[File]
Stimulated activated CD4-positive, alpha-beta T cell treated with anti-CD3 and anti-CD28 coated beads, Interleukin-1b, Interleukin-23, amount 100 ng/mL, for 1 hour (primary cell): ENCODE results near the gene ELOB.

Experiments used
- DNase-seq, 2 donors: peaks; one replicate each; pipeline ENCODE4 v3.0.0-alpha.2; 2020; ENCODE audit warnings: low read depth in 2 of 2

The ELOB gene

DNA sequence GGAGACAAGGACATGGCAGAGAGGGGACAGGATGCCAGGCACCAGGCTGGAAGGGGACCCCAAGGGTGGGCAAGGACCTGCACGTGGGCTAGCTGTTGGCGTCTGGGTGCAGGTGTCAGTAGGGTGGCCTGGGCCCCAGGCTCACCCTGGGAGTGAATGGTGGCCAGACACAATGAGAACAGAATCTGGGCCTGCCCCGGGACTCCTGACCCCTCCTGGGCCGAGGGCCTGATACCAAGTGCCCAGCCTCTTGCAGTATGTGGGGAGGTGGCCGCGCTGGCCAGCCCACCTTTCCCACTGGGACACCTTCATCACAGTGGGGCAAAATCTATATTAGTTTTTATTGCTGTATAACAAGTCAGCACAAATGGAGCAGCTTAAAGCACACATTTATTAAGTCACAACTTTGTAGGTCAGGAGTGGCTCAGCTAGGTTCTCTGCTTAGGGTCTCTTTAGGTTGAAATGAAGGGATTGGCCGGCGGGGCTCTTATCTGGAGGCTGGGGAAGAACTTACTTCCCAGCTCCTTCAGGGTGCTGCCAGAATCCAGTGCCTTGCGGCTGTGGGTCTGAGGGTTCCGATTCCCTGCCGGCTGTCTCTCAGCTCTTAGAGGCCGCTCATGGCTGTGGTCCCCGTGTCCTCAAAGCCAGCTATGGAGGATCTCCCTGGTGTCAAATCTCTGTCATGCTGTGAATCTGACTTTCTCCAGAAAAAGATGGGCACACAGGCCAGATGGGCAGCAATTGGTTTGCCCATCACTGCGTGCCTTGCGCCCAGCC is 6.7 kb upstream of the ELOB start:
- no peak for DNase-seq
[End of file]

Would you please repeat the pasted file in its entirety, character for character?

Stimulated activated CD4-positive, alpha-beta T cell treated with anti-CD3 and anti-CD28 coated beads, Interleukin-1b, Interleukin-23, amount 100 ng/mL, for 1 hour (primary cell): ENCODE results near the gene ELOB.

Experiments used
- DNase-seq, 2 donors: peaks; one replicate each; pipeline ENCODE4 v3.0.0-alpha.2; 2020; ENCODE audit warnings: low read depth in 2 of 2

The ELOB gene

DNA sequence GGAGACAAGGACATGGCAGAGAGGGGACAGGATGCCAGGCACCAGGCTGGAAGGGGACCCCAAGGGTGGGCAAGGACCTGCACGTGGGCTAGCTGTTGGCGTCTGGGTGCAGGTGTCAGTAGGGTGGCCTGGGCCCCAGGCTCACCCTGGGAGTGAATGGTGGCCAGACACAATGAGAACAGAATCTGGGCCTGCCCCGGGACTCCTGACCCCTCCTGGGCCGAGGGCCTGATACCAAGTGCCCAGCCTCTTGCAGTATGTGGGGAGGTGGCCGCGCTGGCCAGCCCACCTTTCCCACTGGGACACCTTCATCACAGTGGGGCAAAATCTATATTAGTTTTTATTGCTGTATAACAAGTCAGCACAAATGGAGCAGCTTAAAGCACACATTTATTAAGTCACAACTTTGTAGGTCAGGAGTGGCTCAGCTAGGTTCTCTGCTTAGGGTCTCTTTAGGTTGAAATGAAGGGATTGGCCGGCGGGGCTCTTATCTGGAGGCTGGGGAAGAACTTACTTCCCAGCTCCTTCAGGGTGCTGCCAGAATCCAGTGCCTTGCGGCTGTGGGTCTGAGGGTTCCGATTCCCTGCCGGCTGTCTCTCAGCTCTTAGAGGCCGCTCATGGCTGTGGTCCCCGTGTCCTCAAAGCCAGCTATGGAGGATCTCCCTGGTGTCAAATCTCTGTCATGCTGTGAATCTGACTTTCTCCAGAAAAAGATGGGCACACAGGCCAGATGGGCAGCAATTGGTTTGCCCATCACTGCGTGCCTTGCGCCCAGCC is 6.7 kb upstream of the ELOB start:
- no peak for DNase-seq